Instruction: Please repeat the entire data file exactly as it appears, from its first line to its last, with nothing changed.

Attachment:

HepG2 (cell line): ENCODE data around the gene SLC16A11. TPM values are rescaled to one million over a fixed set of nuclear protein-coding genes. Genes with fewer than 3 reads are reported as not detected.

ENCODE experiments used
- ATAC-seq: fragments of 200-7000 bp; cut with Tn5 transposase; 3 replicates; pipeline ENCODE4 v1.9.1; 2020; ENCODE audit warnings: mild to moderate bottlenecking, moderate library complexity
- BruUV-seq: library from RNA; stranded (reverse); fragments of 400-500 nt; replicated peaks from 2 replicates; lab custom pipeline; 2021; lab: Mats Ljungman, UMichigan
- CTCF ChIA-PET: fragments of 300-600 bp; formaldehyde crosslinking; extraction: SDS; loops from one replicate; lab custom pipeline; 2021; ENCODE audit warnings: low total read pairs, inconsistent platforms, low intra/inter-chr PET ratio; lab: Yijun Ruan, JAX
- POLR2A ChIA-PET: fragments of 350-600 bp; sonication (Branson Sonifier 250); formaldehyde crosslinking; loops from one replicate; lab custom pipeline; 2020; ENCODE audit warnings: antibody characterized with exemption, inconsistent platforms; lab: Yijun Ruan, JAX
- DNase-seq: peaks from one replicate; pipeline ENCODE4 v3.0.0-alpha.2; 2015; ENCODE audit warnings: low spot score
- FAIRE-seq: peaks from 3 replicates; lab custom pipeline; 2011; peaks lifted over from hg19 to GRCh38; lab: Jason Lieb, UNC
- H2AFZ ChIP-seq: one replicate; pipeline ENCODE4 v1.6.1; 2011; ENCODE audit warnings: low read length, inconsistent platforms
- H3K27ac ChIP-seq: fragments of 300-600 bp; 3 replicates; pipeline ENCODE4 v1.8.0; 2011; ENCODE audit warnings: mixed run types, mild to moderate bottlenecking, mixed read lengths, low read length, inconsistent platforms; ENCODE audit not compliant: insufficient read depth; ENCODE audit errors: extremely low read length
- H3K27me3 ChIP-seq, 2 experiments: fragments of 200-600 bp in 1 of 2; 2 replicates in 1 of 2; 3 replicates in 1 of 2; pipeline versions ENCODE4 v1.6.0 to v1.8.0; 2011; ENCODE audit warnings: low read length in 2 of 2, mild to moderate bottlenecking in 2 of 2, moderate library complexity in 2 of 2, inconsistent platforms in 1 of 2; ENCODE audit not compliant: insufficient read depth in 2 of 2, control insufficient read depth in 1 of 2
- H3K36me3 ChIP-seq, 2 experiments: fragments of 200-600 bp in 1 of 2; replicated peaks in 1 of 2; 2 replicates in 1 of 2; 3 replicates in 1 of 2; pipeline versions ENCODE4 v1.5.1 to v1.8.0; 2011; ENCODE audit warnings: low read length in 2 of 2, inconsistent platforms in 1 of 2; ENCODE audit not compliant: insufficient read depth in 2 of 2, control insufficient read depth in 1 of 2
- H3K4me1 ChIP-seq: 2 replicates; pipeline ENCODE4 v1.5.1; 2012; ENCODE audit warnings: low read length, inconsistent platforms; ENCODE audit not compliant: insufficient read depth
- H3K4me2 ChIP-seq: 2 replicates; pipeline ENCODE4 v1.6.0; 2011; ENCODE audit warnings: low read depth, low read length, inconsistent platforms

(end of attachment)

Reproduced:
HepG2 (cell line): ENCODE data around the gene SLC16A11. TPM values are rescaled to one million over a fixed set of nuclear protein-coding genes. Genes with fewer than 3 reads are reported as not detected.

ENCODE experiments used
- ATAC-seq: fragments of 200-7000 bp; cut with Tn5 transposase; 3 replicates; pipeline ENCODE4 v1.9.1; 2020; ENCODE audit warnings: mild to moderate bottlenecking, moderate library complexity
- BruUV-seq: library from RNA; stranded (reverse); fragments of 400-500 nt; replicated peaks from 2 replicates; lab custom pipeline; 2021; lab: Mats Ljungman, UMichigan
- CTCF ChIA-PET: fragments of 300-600 bp; formaldehyde crosslinking; extraction: SDS; loops from one replicate; lab custom pipeline; 2021; ENCODE audit warnings: low total read pairs, inconsistent platforms, low intra/inter-chr PET ratio; lab: Yijun Ruan, JAX
- POLR2A ChIA-PET: fragments of 350-600 bp; sonication (Branson Sonifier 250); formaldehyde crosslinking; loops from one replicate; lab custom pipeline; 2020; ENCODE audit warnings: antibody characterized with exemption, inconsistent platforms; lab: Yijun Ruan, JAX
- DNase-seq: peaks from one replicate; pipeline ENCODE4 v3.0.0-alpha.2; 2015; ENCODE audit warnings: low spot score
- FAIRE-seq: peaks from 3 replicates; lab custom pipeline; 2011; peaks lifted over from hg19 to GRCh38; lab: Jason Lieb, UNC
- H2AFZ ChIP-seq: one replicate; pipeline ENCODE4 v1.6.1; 2011; ENCODE audit warnings: low read length, inconsistent platforms
- H3K27ac ChIP-seq: fragments of 300-600 bp; 3 replicates; pipeline ENCODE4 v1.8.0; 2011; ENCODE audit warnings: mixed run types, mild to moderate bottlenecking, mixed read lengths, low read length, inconsistent platforms; ENCODE audit not compliant: insufficient read depth; ENCODE audit errors: extremely low read length
- H3K27me3 ChIP-seq, 2 experiments: fragments of 200-600 bp in 1 of 2; 2 replicates in 1 of 2; 3 replicates in 1 of 2; pipeline versions ENCODE4 v1.6.0 to v1.8.0; 2011; ENCODE audit warnings: low read length in 2 of 2, mild to moderate bottlenecking in 2 of 2, moderate library complexity in 2 of 2, inconsistent platforms in 1 of 2; ENCODE audit not compliant: insufficient read depth in 2 of 2, control insufficient read depth in 1 of 2
- H3K36me3 ChIP-seq, 2 experiments: fragments of 200-600 bp in 1 of 2; replicated peaks in 1 of 2; 2 replicates in 1 of 2; 3 replicates in 1 of 2; pipeline versions ENCODE4 v1.5.1 to v1.8.0; 2011; ENCODE audit warnings: low read length in 2 of 2, inconsistent platforms in 1 of 2; ENCODE audit not compliant: insufficient read depth in 2 of 2, control insufficient read depth in 1 of 2
- H3K4me1 ChIP-seq: 2 replicates; pipeline ENCODE4 v1.5.1; 2012; ENCODE audit warnings: low read length, inconsistent platforms; ENCODE audit not compliant: insufficient read depth
- H3K4me2 ChIP-seq: 2 replicates; pipeline ENCODE4 v1.6.0; 2011; ENCODE audit warnings: low read depth, low read length, inconsistent platforms